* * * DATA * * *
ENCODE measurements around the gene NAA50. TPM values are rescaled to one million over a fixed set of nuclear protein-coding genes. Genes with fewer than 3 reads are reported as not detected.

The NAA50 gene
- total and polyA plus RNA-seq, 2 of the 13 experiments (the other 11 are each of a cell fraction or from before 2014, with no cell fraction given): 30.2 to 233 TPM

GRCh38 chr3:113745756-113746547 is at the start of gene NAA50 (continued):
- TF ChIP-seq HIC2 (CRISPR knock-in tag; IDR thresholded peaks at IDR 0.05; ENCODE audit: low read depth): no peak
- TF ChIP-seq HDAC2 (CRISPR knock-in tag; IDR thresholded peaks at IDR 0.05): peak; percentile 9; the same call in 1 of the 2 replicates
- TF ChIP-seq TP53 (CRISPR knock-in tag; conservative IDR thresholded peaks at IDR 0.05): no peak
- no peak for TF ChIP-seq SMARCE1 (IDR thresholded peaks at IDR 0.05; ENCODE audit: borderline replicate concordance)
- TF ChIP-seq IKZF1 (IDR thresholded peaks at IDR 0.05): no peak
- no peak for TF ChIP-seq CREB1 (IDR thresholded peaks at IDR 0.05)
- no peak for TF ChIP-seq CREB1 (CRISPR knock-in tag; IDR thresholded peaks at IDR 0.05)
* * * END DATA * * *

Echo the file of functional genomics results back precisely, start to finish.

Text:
ENCODE measurements around the gene NAA50. TPM values are rescaled to one million over a fixed set of nuclear protein-coding genes. Genes with fewer than 3 reads are reported as not detected.

The NAA50 gene
- total and polyA plus RNA-seq, 2 of the 13 experiments (the other 11 are each of a cell fraction or from before 2014, with no cell fraction given): 30.2 to 233 TPM

GRCh38 chr3:113745756-113746547 is at the start of gene NAA50 (continued):
- TF ChIP-seq HIC2 (CRISPR knock-in tag; IDR thresholded peaks at IDR 0.05; ENCODE audit: low read depth): no peak
- TF ChIP-seq HDAC2 (CRISPR knock-in tag; IDR thresholded peaks at IDR 0.05): peak; percentile 9; the same call in 1 of the 2 replicates
- TF ChIP-seq TP53 (CRISPR knock-in tag; conservative IDR thresholded peaks at IDR 0.05): no peak
- no peak for TF ChIP-seq SMARCE1 (IDR thresholded peaks at IDR 0.05; ENCODE audit: borderline replicate concordance)
- TF ChIP-seq IKZF1 (IDR thresholded peaks at IDR 0.05): no peak
- no peak for TF ChIP-seq CREB1 (IDR thresholded peaks at IDR 0.05)
- no peak for TF ChIP-seq CREB1 (CRISPR knock-in tag; IDR thresholded peaks at IDR 0.05)